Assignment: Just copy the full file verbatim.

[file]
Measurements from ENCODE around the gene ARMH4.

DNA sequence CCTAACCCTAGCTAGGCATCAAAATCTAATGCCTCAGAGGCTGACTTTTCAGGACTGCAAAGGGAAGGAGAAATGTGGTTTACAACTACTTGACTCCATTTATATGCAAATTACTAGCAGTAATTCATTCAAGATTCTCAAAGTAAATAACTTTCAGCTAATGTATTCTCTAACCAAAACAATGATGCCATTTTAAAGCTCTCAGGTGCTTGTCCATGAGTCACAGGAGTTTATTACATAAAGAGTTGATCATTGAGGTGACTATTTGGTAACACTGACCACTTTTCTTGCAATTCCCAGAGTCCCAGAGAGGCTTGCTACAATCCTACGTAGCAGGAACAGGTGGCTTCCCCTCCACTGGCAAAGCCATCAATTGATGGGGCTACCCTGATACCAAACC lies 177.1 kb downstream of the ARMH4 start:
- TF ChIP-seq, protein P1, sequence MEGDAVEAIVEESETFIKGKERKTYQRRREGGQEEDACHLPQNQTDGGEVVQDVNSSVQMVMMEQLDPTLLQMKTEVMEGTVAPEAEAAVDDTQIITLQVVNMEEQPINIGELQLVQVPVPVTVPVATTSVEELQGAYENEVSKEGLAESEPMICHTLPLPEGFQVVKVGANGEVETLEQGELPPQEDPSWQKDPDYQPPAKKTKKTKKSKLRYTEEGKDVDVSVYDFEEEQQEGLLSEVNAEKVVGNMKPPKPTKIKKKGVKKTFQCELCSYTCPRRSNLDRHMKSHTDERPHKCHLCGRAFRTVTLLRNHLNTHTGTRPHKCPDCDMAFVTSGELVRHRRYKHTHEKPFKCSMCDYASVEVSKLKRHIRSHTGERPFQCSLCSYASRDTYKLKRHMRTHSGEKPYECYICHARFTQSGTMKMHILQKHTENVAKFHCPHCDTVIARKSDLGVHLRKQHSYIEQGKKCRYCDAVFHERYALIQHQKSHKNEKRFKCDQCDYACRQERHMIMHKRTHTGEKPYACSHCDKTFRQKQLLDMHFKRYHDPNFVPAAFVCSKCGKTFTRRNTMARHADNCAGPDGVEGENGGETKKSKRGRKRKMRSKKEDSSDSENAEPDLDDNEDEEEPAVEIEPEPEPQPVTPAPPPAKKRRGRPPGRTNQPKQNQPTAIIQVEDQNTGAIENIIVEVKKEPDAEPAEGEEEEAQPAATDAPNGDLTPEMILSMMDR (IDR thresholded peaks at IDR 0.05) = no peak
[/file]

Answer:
Measurements from ENCODE around the gene ARMH4.

DNA sequence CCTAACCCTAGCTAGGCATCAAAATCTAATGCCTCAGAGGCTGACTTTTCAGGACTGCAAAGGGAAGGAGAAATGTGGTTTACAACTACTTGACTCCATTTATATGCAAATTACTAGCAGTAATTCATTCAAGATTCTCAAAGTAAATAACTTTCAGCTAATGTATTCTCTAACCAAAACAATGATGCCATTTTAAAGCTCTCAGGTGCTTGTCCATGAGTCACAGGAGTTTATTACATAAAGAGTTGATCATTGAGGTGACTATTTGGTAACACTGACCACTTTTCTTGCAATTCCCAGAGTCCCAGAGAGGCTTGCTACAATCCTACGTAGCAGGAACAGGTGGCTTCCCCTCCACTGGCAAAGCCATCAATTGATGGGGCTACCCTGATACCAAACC lies 177.1 kb downstream of the ARMH4 start:
- TF ChIP-seq, protein P1, sequence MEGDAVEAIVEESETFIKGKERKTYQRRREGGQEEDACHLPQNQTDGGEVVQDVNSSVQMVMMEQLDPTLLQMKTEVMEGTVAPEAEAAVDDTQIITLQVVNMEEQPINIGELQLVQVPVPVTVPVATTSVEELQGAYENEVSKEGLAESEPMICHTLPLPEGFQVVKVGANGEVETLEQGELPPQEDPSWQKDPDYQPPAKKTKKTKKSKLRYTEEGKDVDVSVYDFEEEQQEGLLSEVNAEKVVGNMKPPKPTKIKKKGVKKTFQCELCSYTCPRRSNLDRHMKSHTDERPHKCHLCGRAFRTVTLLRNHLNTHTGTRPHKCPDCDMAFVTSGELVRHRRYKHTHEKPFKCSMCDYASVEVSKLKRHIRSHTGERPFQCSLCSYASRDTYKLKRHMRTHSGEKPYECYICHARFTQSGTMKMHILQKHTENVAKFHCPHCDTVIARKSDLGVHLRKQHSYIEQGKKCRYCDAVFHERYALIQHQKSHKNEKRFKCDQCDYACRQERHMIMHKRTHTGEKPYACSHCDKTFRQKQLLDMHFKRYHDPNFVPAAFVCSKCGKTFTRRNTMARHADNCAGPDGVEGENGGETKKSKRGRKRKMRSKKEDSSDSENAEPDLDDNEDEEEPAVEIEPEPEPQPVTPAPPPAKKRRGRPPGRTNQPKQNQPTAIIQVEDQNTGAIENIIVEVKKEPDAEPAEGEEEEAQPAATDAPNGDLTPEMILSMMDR (IDR thresholded peaks at IDR 0.05) = no peak